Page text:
• Publication
    Costa Rica : Five Years after CAFTA-DR, Assessing Early Results for the Costa Rican Economy
    (Washington, DC, 2014-06-13) World Bank
    The Dominican Republic - Central America - United States Free Trade Agreement (CAFTA-DR) has been fundamental in creating a stable framework for Costa Rica's trade with the United States. For Costa Rica, CAFTA-DR is more than a trade agreement. Besides eliminating tariffs and reducing non-tariff barriers between member countries, CAFTA-DR also introduced major changes to the legal framework of member countries, reducing barriers to services, promoting transparency, and ensuring a secure and predictable environment for investors. This report analyses how CAFTA-DR has impacted the Costa Rican economy in the five years after ratification, both on a macro level and in key specific sectors. The report shows that CAFTA-DR is yielding benefits to the Costa Rican economy, but it is too early to provide a complete account just after five years. The agreement has succeeded to further trade integration between Costa Rica, the US, and other CAFTA-DR countries. Exports to the US began increasing several years before the agreement, but CAFTA-DR accelerated the trend. Costa Rica continues attracting FDI above levels observed in other CAFTA-DR countries, with an increasing share from US investors and a focus on medical devices and business services. Online survey and interviews of high-tech firms in free trade zones found that CAFTA-DR was an important factor in the investment decisions. CAFTA-DR ignited an explosion of changes in the telecom and insurance sectors, bringing new regulatory frameworks, competition, product innovations, and price reductions. Consumers are reaping the benefits of improved telecom and insurance services. But some issues remain for those markets to mature. Finally, the concern regarding the potential negative impact on the Costa Rican Social Security Administration's finances due to the intellectual property rights measures have not been observed.
  • Publication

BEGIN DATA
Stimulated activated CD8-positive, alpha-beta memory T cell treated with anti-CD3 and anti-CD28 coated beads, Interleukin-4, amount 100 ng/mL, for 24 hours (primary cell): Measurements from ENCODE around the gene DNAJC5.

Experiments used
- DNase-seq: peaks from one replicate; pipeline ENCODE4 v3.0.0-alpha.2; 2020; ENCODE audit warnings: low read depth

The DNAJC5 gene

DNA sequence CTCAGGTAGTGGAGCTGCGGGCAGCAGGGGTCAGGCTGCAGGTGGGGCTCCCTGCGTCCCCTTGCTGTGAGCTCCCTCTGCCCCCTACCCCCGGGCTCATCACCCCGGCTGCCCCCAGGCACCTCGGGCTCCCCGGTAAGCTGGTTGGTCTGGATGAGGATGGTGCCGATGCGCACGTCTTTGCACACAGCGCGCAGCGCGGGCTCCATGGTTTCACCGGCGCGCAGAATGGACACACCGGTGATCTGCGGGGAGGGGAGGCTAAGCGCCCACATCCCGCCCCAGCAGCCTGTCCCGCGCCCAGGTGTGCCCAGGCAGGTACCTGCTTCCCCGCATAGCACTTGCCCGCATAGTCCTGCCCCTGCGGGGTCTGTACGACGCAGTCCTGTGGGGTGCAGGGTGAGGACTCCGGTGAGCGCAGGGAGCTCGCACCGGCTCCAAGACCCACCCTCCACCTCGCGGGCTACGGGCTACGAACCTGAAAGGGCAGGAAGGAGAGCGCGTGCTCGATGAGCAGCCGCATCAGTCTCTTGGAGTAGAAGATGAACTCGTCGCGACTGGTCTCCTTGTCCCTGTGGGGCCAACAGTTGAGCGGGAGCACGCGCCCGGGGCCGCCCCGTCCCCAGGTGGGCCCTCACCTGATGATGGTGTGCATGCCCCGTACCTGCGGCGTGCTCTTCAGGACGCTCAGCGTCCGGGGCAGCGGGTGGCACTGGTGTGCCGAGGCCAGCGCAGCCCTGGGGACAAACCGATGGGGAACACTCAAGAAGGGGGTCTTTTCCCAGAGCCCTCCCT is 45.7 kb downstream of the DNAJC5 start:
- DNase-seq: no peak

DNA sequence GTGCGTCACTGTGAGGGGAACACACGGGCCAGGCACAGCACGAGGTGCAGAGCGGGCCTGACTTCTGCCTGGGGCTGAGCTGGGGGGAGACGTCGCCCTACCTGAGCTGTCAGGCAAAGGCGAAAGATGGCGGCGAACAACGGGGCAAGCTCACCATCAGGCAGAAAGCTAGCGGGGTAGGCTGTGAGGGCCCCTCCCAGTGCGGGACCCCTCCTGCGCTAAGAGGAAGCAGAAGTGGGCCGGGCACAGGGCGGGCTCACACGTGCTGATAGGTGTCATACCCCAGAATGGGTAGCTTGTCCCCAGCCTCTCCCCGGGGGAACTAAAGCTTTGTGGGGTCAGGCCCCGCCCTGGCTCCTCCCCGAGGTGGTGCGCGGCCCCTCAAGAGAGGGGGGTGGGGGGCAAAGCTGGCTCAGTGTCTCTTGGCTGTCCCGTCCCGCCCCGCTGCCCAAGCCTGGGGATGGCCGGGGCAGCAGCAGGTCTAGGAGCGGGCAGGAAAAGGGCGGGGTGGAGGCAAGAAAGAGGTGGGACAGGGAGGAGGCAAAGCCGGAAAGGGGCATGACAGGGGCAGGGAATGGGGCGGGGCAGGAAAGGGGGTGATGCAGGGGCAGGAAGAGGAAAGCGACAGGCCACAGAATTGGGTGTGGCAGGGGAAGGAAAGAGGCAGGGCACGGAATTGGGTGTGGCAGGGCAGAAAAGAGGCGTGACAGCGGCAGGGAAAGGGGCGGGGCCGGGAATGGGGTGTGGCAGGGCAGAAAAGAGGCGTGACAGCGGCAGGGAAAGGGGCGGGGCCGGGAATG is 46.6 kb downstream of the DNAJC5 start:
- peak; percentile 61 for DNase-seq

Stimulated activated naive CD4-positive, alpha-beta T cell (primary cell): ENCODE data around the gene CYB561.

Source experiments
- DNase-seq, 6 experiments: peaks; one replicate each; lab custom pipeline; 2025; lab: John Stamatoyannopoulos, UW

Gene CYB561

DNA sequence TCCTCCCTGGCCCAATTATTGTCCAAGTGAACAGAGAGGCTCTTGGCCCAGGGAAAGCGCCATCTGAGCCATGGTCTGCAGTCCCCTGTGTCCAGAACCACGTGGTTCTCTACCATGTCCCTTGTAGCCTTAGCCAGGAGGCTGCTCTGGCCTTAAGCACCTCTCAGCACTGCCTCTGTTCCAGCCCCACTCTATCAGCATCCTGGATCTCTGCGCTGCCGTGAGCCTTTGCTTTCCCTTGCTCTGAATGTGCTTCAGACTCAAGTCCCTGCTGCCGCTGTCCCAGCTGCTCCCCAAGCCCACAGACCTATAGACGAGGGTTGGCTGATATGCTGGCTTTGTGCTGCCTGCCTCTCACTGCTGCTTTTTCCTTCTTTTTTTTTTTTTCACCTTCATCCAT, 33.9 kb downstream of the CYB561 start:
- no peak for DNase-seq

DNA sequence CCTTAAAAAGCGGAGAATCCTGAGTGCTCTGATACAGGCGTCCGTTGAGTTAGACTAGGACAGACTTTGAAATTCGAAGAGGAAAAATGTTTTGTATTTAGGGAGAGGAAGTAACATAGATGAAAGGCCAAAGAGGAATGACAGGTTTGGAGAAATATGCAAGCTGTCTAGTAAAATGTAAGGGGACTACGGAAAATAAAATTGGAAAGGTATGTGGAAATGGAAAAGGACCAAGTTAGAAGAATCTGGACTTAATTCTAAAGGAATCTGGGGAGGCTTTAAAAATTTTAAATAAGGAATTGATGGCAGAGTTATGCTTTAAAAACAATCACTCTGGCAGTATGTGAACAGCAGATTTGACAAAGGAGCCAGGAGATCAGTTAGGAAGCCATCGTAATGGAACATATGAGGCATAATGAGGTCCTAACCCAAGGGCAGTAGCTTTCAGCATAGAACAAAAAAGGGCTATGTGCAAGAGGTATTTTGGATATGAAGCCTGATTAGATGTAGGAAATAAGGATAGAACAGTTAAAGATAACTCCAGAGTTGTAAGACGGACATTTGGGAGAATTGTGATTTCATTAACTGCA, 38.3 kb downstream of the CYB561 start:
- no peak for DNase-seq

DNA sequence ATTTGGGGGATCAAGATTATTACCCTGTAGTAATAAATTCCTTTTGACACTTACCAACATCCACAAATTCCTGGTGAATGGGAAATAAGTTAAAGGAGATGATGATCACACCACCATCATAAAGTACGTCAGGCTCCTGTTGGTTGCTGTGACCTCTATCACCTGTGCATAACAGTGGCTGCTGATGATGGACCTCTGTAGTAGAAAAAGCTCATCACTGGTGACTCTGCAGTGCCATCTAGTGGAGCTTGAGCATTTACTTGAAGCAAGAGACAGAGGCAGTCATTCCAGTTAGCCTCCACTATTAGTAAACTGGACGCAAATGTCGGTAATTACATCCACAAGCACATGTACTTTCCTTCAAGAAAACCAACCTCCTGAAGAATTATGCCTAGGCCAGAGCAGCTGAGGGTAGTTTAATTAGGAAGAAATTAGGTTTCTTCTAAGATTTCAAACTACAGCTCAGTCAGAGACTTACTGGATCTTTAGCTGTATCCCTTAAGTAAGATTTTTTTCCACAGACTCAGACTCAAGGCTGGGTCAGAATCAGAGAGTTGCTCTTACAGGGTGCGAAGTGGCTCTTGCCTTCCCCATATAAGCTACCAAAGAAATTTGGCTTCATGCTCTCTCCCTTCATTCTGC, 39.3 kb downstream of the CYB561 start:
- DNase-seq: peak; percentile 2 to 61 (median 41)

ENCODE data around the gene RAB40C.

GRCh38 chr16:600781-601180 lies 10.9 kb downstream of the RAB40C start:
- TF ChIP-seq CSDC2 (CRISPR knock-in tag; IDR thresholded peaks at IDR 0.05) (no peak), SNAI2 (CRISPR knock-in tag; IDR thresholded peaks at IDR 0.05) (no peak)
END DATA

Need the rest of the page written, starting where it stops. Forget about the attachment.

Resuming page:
Afghanistan Diagnostics Trade Integration Study
    (Washington, DC, 2012-11) World Bank
    Trade enables countries to import ideas and technologies, realize comparative advantages and economies of scale, and foster competition and innovation, which in turn increases productivity and achieves higher sustainable employment and economic growth. Countries open to international trade tend to provide more opportunities to their people, and grow faster. Afghanistan could derive far more benefit from its international trade opportunities than it does at present. This Diagnostics Trade Integration Study (DTIS) report is intended to identify concrete policy actions in three areas of endeavor: lowering the transaction costs of trade, increasing Afghanistan's competitiveness in world markets, and providing an analytical foundation for Afghanistan's national trade strategy. The study examines how to do this, looking not only at trade performance and policy, but also at three sectors with great export potential: agriculture, gemstones and carpets, as well as the investment climate, customs as a driver of trade facilitation, and on promoting infrastructure services. All five chapters in this report provide a detailed and comprehensive analysis of trade issues intended to reduce the transaction costs of trade. Growth in Afghanistan has been strong and volatile because of its heavy reliance on agriculture. Now it faces a transition: prospects of a drawdown of international military forces and a decline in civilian aid by 2014. Security issues and political instability could undermine Afghanistan's Transition. Such threats could harm not only economic growth, but deterioration would repel private-sector investment.